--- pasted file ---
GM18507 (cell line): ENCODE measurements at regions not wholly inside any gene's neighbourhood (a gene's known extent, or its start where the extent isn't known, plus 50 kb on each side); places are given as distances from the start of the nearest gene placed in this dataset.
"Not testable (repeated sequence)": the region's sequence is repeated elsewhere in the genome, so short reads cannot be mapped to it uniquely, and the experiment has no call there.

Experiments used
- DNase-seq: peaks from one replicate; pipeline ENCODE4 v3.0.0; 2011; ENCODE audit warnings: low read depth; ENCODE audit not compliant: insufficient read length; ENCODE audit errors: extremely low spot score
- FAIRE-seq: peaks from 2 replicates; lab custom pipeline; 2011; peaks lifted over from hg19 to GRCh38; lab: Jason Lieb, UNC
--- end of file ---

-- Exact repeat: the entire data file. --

GM18507 (cell line): ENCODE measurements at regions not wholly inside any gene's neighbourhood (a gene's known extent, or its start where the extent isn't known, plus 50 kb on each side); places are given as distances from the start of the nearest gene placed in this dataset.
"Not testable (repeated sequence)": the region's sequence is repeated elsewhere in the genome, so short reads cannot be mapped to it uniquely, and the experiment has no call there.

Experiments used
- DNase-seq: peaks from one replicate; pipeline ENCODE4 v3.0.0; 2011; ENCODE audit warnings: low read depth; ENCODE audit not compliant: insufficient read length; ENCODE audit errors: extremely low spot score
- FAIRE-seq: peaks from 2 replicates; lab custom pipeline; 2011; peaks lifted over from hg19 to GRCh38; lab: Jason Lieb, UNC